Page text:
HC Deb 03 December 1964 vol 703 cc755-6
Sir G. de Freitas (by Private Notice)

asked the Secretary of State for Commonwealth Relations what representations he is making to the Prime Minister of Kenya concerning the 24 hours' notice of deportation served last night on Mr. Richard Beeston, a British citizen who has been living in Nairobi with his wife and three children.

The Secretary of State for Commonwealth Relations (Mr. Arthur Bottomley)

Our Acting High Commissioner in Nairobi has seen the responsible Kenya Minister on behalf of Mr. Beeston. He has drawn particular attention to the shortness of the notice given. The Kenya authorities have, however, informed the Acting High Commissioner that they cannot alter their decision.

Sir G. de Freitas

Is my right hon. Friend aware that on the only other occasion that a British journalist was ordered to leave at 24 hours' notice, after representations the Government concerned changed their mind and gave him longer time? Can the Secretary of State hold out any hope, in view of the hardship which 24 hours' notice gives to a man with a family out there that at least the period will be extended?

Mr. Bottomley

It is our hope that Governments, in exercising their rights of deportation, will always pay due regard to the personal circumstances in each case. As I have said, our Acting High Commissioner has already raised with the Kenya Government the short notice given to Mr. Beeston.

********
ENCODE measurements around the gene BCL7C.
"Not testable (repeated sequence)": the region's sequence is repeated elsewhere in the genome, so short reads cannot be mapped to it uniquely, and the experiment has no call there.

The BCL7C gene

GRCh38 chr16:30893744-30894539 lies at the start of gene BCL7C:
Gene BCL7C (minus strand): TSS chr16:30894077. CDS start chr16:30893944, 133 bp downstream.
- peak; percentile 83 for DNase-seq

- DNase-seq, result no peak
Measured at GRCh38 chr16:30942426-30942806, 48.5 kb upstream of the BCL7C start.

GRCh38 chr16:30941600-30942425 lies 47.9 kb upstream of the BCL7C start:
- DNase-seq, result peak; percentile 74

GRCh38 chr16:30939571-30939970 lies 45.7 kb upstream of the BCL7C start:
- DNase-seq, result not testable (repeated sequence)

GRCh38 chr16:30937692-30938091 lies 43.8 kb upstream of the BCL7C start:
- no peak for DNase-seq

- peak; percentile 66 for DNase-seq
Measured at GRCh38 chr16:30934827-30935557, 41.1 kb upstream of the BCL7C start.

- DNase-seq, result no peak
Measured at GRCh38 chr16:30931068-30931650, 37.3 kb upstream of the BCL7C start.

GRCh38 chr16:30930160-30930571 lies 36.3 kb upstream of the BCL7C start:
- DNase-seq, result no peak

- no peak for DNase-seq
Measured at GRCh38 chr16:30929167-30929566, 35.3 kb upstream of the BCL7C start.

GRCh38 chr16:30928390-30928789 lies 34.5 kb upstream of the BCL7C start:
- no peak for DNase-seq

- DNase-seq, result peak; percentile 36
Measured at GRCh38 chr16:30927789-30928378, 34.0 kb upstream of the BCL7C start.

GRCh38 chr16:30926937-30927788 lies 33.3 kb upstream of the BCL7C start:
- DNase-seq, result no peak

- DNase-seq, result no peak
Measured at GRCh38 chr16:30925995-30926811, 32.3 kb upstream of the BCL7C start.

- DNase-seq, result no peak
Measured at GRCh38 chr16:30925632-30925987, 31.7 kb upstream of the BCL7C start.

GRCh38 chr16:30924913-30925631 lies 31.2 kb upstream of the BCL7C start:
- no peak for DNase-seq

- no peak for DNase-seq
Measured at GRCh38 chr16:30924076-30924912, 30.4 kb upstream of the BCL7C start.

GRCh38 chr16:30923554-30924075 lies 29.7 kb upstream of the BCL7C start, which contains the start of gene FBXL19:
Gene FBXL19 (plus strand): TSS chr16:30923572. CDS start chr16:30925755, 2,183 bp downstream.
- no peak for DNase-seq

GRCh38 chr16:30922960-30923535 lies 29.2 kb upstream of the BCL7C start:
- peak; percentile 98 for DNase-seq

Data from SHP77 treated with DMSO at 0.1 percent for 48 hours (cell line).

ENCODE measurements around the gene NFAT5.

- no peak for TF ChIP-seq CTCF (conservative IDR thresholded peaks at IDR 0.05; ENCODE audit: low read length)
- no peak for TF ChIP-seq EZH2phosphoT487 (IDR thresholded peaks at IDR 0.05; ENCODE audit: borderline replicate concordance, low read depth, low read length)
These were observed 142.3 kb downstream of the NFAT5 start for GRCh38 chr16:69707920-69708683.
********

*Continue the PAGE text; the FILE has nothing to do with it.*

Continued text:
Mr. Amery

Would the right hon. Gentleman represent to the Kenya Government that when we consider the freedom, not to say licence, with which the Kenya Press comments on events in this country, the Kenya Government risk making themselves a bit ridiculous if they take such very drastic action against a correspondent of great repute known to many of us on both sides of the House?

Mr. Bottomley

It would not be right for me to speak for the Kenya Government. The British Government, as is well known, firmly support the principle of freedom of speech and of the Press.

Mr. Amery

Will the right hon. Gentleman represent this point to the Kenya Government through the Acting High Commissioner?

Mr. Bottomley

I do not propose to add to what I have said.

Mr. Hastings

Is not this the feeblest protest made by any Government for a long time? Will not the right hon. Gentleman at least give an assurance that on future occasions his Government will stick up for our citizens abroad, be they in the Commonwealth or elsewhere?

Mr. Bottomley

I have already said that our Acting High Commissioner has made representations to the Kenya Government.

Mr. Fisher

Will the right hon. Gentleman tell us why Mr. Beeston has been expelled from Kenya? If he does not know, will he inquire, because on the face of it there seems to be no good reason why this correspondent has been expelled.

Mr. Bottomley

As I have said on another occasion in the House, the question of deportation is one for the Government concerned, and we do not interfere.